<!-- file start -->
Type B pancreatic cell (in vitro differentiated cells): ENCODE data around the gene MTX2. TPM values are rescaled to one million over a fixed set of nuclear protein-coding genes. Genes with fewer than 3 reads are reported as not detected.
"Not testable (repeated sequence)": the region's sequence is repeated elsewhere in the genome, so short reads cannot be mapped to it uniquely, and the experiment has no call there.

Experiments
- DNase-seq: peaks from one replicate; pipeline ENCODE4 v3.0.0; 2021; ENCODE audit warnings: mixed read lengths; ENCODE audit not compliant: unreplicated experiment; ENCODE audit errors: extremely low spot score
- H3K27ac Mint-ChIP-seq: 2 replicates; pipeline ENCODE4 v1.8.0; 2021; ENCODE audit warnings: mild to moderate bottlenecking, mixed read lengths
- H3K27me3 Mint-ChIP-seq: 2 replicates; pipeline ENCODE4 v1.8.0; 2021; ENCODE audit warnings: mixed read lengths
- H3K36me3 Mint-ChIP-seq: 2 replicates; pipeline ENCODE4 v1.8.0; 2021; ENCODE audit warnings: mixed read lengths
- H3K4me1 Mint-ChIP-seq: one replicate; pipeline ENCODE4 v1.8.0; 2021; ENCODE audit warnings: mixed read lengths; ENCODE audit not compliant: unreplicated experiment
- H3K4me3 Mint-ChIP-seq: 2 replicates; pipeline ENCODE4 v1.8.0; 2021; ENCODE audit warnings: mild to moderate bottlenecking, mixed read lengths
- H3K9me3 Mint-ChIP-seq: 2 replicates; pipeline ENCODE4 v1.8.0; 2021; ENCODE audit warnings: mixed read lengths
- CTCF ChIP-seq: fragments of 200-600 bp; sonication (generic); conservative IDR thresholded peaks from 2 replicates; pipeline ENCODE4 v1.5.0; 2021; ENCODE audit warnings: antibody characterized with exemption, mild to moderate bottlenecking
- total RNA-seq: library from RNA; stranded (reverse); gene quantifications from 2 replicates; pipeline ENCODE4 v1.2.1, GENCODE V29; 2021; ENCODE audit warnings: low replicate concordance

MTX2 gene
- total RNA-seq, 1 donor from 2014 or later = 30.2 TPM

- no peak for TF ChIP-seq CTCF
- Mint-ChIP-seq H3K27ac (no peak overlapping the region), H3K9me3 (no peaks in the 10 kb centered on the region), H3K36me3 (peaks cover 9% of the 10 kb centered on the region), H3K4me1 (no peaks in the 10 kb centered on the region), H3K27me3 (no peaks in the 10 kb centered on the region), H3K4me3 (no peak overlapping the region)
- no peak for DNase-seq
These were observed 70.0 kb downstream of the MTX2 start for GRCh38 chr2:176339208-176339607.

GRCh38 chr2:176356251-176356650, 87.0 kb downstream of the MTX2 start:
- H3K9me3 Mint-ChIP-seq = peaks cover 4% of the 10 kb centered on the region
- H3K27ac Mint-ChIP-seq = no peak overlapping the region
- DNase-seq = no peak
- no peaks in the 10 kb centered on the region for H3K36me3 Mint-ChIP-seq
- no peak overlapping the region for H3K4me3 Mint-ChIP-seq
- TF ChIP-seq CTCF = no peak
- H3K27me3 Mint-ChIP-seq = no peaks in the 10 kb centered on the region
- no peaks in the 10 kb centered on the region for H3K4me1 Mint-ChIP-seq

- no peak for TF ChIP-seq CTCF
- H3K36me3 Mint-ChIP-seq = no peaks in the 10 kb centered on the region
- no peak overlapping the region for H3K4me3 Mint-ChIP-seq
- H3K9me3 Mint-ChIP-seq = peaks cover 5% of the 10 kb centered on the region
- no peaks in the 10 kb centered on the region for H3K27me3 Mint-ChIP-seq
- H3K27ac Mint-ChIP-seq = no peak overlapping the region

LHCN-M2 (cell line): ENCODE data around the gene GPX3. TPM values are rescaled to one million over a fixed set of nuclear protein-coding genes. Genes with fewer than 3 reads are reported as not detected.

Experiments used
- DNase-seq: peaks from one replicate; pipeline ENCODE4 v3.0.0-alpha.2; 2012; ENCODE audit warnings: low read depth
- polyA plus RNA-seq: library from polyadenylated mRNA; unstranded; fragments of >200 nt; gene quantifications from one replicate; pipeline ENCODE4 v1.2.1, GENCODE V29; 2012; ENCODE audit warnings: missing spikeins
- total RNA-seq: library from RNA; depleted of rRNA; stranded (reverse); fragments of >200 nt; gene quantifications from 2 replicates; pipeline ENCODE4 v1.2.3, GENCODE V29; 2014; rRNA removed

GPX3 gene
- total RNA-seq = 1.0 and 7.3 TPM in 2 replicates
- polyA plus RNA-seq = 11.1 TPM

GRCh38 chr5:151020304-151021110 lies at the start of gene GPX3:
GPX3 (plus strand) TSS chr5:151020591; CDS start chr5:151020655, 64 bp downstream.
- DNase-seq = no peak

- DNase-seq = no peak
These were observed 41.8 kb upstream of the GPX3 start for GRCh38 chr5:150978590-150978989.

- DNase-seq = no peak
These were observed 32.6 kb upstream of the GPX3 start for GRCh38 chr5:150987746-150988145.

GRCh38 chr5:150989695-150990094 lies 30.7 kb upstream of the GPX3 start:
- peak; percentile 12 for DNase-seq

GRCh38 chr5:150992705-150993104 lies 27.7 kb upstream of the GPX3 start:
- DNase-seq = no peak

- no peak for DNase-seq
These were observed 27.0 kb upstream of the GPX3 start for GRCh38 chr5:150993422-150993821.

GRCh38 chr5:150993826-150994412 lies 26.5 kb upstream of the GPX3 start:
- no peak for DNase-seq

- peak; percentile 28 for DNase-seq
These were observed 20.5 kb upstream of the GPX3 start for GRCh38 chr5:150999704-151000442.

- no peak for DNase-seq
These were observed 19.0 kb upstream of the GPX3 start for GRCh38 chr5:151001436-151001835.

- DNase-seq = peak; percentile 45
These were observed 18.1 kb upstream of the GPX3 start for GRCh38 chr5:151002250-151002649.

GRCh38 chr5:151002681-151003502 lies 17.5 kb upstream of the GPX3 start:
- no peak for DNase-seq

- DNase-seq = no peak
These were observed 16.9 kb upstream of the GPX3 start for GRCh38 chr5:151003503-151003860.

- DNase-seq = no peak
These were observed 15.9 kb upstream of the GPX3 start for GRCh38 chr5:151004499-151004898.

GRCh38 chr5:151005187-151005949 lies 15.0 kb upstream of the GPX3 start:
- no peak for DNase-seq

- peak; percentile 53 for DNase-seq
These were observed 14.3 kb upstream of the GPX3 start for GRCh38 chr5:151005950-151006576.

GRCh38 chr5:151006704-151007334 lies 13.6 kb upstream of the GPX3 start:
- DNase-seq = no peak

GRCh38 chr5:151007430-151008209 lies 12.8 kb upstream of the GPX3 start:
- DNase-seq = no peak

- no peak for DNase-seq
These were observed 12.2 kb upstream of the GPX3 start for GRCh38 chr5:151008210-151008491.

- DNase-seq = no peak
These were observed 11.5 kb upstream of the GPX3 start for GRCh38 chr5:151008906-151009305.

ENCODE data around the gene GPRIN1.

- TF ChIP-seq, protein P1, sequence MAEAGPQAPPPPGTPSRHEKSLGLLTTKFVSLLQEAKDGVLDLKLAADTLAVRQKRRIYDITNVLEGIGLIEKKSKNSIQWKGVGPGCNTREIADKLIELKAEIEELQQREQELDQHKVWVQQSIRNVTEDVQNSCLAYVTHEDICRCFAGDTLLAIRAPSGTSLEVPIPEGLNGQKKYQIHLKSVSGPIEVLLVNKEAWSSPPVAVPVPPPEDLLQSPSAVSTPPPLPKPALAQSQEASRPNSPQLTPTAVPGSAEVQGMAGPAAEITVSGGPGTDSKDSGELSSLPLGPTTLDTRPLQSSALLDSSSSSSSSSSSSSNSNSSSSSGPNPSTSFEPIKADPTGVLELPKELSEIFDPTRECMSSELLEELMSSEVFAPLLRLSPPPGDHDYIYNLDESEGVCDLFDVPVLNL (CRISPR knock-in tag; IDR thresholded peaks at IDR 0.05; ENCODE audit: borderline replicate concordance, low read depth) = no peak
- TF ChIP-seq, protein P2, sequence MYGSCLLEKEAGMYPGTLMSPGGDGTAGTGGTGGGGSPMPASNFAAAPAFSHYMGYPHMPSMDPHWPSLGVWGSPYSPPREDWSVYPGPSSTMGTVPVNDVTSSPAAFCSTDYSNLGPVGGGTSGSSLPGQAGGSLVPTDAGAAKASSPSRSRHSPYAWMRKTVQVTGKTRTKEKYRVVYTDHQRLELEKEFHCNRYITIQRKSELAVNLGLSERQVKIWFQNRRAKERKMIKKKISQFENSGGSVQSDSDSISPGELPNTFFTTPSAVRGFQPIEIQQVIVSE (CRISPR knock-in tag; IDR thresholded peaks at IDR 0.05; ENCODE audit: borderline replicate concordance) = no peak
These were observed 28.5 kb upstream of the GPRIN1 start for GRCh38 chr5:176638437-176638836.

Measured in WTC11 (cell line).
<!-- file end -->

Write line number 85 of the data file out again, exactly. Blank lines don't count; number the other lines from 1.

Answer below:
Measured in WTC11 (cell line).